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I am really stuck on this, the instructor went over the problem in class but I couldn't follow what was happening or why.

A piece of wire 10 m long is cut into two pieces. One piece is bent into a square and the other is vent into a circle. How should the wire be cut so that the total area enclosed is a maximum and B) a minimum.

So here is where I get confused, this is how I set up the problem.

square + circle = 10m

$4s + 2\pi r = 10$ where s is side of a square and r is radius of the circle

and $s^2 + \pi r ^2 = area$

$(\frac{10-2\pi r}{4})^2 + \pi r^2 = 10$

then I take the derivative

$\frac {-10\pi + 2\pi ^2}{4} + 2 \pi$

then I attempt to find zeroes

now I realize that I really messed this up so I have to start all over. I will edit that back in in 20 or so minutes.

I see what I did wrong, the derivative should be

$\frac {-10\pi + 2\pi ^2}{4} + 2 \pi r$

which gives me zeroes of

$ x = \frac {5- \pi}{4}$

so what I did was solve for one variable and plug it into the area formula and then find a min or a max. This was very wrong and I don't know why. For some reason the teacher used 10-x and x for the lengths of wire but I do not see why that is necessary or why my set up is wrong.

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Your method is absolutely correct, you must just be making an error in the work that you aren't showing us. Personally, I think your method is much more natural than the "x, 10-x" one. Once you have the area expressed as a quadratic function of s (or r, your choice), you then use what you know about quadratic functions to answer the question. –  Matthew Conroy Apr 3 '12 at 3:21
    
I will edit in my work. –  user138246 Apr 3 '12 at 3:23

2 Answers 2

So basically this is how you tackle it: Let $x$ be the amount of wire that was cut that will be used to create the square. This implies that you have the rest ($10-x$) to do the circle.

Let us denote by $S(x)$ the area of the square. The reason why I write $S(x)$ is because it is a function of $x$. Similarly, let $C(x)$ denote the area of the circle.

Now let us calculate what the functions ought to be. For $S(x)$, given that the perimeter of a square is four times its side, and knowing that the area of the square is side to the power of two, you obtain $$S(x)=(x/4)^2$$For the circle you now you have to calculate the radius. You are given its circumference which is $10-x$, hence $$10-x=2\pi r$$so solving for $r$ you get $r=\frac{10-x}{2\pi}$, and this implies that the area is equal to $$C(x)=(\frac{10-x}{2\pi})^2\pi$$From here the total area is going to be given by $A(x)=S(x)+C(x)$, now to finish the problem you should find the min and max values for this function (remember that $x$ attains values in $[0,10]$ only!).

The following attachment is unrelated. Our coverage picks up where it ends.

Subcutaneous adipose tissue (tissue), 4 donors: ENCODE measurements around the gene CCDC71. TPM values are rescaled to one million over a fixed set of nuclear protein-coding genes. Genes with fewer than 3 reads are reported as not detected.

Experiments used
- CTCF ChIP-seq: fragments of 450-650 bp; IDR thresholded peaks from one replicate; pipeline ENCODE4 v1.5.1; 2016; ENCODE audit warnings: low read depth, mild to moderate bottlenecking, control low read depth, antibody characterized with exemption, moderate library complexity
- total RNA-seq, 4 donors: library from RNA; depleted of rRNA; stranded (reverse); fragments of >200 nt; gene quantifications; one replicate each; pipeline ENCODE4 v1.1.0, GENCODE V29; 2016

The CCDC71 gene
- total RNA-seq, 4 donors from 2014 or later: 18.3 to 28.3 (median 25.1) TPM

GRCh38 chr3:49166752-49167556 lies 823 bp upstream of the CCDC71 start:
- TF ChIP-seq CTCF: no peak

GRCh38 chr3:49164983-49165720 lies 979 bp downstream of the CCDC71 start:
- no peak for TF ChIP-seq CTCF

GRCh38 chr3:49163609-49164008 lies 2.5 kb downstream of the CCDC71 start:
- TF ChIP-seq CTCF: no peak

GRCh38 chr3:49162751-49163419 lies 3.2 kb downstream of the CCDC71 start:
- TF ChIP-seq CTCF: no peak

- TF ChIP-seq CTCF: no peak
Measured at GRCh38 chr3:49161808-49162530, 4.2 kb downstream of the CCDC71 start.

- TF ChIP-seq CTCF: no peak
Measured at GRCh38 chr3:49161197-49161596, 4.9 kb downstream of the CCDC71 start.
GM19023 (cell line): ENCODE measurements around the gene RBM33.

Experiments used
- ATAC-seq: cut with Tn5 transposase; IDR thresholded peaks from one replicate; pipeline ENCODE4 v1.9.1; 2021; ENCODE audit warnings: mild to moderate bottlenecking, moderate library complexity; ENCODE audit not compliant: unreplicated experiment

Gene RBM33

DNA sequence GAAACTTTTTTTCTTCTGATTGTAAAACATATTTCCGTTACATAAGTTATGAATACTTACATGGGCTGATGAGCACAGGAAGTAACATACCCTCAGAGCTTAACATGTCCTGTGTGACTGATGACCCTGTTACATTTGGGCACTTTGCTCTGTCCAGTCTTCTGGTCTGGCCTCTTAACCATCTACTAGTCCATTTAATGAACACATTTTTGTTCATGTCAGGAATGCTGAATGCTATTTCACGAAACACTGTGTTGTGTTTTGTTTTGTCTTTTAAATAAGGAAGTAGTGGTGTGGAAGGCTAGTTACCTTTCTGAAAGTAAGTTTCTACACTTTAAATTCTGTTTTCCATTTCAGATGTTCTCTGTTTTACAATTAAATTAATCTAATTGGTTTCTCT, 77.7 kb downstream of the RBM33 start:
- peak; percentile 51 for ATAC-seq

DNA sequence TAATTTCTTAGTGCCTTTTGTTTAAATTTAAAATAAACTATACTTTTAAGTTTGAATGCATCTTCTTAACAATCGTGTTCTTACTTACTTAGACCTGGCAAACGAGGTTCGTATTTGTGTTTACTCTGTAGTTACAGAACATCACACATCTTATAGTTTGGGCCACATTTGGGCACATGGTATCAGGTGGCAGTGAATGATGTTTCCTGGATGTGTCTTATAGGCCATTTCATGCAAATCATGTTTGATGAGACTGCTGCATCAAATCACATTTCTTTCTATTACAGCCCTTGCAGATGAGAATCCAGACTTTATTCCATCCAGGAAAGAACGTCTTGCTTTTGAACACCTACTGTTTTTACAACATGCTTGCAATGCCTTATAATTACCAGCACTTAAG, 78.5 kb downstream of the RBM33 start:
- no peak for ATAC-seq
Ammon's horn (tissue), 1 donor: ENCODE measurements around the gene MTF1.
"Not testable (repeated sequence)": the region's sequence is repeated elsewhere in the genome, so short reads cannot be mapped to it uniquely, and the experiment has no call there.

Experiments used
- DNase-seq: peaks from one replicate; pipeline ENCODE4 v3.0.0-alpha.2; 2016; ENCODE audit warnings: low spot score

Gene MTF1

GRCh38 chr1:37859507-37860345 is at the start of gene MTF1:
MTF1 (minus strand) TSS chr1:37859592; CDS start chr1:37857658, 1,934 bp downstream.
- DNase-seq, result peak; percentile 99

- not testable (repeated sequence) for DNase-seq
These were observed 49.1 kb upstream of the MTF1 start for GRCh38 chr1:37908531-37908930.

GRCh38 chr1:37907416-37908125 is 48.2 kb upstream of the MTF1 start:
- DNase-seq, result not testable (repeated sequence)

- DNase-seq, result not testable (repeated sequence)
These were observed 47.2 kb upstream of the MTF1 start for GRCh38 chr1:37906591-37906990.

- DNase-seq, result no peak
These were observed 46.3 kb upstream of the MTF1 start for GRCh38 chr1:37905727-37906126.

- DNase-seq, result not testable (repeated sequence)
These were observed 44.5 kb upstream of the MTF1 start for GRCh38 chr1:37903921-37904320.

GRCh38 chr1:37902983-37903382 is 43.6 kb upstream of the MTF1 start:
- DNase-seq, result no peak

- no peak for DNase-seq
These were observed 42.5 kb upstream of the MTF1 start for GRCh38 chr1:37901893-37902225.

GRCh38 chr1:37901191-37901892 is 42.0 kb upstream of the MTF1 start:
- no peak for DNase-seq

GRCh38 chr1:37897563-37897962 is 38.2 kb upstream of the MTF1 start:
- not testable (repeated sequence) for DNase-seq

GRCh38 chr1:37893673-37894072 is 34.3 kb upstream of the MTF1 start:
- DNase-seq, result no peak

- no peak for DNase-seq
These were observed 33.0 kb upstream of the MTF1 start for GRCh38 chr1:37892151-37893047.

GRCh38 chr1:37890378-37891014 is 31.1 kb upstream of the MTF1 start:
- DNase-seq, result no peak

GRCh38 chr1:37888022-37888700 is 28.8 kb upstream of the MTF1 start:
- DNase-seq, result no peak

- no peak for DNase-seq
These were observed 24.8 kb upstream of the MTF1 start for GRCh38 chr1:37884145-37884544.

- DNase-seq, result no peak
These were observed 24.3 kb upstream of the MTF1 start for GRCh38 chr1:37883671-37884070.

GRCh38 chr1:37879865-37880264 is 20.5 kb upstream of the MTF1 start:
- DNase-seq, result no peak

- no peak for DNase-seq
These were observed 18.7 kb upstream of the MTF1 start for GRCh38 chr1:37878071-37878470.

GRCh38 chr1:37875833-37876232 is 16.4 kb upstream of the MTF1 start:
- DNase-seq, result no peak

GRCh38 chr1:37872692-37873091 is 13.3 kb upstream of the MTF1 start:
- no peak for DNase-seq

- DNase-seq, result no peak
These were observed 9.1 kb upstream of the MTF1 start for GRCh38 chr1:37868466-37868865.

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I don't understand what is wrong with what I did and I have no idea how you got that for the perimiter of a square. –  user138246 Apr 3 '12 at 2:53
    
Basically you want to have only one variable. This variable is going to be the $x$ defined above. Then if you use $x$-meters to bend it into a square, it means that each side has length $\frac{x}{4}$, so the side $s$ is just that. The area of the square is $s^2$, but we use $x$ instead, and we have that area of square is equal to $(x/4)^2$. –  Daniel Montealegre Apr 3 '12 at 2:57
    
What is wrong with using the square + circle = 10? –  user138246 Apr 3 '12 at 3:00
    
@Jordan Your version has two variables (side of the square and radius of the circle), while Daniel's has only one. Having only one variable makes it much easier to optimize. –  Austin Mohr Apr 3 '12 at 3:04
2  
But I can easily make mine have one variable like I did in class, $r= \frac{5-2s}{\pi}$ –  user138246 Apr 3 '12 at 3:08

You may be shocked to discover that you are absolutely right. (The approach that uses $x$ and $10-x$ is also right.)

Using your notation, we have $4s + 2\pi r = 10$. We are trying to maximize and minimize
$s^2 + \pi r ^2$.

Using the calculation that you mention in a comment, we have $r=\frac{5-2s}{\pi}$. Substituting in the formula for area, we see that we want to maximize/minimize $A(s)$, where $$A(s)=s^2+\pi\left(\frac{5-2s}{\pi}\right)^2.$$ If we allow $0$ radius or side, as we should here, we have the bounds $0\le s\le 2.5$.

The expression for $A(s)$ can be simplified slightly to $s^2+(1/\pi)(5-2s)^2$. Now differentiate as usual. We get $A'(s)=2s-(4/\pi)(5-2s)$. Solve for $s$.

Calculate $A(s)$ for the value of $s$ that you find. Calculate also $A(0)$ and $A(2.5)$, and among the three values you get, pick the big winner and the big loser.

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